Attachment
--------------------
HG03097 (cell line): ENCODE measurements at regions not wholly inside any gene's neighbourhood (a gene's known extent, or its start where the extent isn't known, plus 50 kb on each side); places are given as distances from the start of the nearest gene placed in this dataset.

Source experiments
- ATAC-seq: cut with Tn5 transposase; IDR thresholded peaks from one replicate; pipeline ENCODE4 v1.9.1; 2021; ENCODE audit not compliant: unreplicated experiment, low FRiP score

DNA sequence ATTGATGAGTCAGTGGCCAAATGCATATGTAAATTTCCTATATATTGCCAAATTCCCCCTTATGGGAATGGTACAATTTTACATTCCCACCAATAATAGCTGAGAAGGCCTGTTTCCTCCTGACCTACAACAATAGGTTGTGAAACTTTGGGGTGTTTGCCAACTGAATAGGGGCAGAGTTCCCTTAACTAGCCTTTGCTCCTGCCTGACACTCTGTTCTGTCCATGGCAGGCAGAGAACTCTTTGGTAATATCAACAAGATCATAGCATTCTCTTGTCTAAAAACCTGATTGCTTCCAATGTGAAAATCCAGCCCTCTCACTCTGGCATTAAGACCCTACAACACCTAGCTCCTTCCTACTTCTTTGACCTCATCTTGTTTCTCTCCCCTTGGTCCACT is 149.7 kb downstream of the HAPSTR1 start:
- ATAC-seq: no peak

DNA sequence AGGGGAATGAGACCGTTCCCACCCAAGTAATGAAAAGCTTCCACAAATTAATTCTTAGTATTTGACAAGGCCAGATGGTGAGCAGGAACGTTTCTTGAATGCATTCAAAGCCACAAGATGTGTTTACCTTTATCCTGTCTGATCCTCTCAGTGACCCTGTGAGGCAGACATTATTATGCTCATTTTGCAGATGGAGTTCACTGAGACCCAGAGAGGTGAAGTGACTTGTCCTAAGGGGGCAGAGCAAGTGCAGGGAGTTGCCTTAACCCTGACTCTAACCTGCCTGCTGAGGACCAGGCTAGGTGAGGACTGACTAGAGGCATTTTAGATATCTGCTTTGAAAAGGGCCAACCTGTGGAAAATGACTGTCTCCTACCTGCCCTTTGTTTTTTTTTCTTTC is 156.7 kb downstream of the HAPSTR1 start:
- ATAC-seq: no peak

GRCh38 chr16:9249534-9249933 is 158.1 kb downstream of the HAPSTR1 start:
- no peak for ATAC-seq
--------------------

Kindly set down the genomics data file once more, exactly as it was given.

HG03097 (cell line): ENCODE measurements at regions not wholly inside any gene's neighbourhood (a gene's known extent, or its start where the extent isn't known, plus 50 kb on each side); places are given as distances from the start of the nearest gene placed in this dataset.

Source experiments
- ATAC-seq: cut with Tn5 transposase; IDR thresholded peaks from one replicate; pipeline ENCODE4 v1.9.1; 2021; ENCODE audit not compliant: unreplicated experiment, low FRiP score

DNA sequence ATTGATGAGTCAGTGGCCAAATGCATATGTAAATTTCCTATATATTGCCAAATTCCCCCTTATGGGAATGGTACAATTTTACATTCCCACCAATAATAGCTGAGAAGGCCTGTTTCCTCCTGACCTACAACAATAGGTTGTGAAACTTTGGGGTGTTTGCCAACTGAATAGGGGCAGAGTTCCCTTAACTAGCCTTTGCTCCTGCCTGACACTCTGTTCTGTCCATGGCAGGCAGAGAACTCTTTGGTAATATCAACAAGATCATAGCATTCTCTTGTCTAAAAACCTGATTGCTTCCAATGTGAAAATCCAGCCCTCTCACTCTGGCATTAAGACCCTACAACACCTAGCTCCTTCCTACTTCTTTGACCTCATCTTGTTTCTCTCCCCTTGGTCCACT is 149.7 kb downstream of the HAPSTR1 start:
- ATAC-seq: no peak

DNA sequence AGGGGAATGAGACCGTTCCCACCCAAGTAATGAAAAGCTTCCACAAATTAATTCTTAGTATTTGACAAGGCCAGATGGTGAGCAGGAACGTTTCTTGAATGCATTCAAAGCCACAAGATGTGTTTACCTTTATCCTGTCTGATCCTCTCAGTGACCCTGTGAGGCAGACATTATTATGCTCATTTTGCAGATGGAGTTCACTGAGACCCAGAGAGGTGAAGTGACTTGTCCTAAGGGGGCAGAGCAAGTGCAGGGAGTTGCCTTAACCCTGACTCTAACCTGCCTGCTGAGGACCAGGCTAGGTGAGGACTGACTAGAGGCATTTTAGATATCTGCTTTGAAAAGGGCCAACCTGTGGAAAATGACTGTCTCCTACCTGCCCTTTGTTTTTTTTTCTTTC is 156.7 kb downstream of the HAPSTR1 start:
- ATAC-seq: no peak

GRCh38 chr16:9249534-9249933 is 158.1 kb downstream of the HAPSTR1 start:
- no peak for ATAC-seq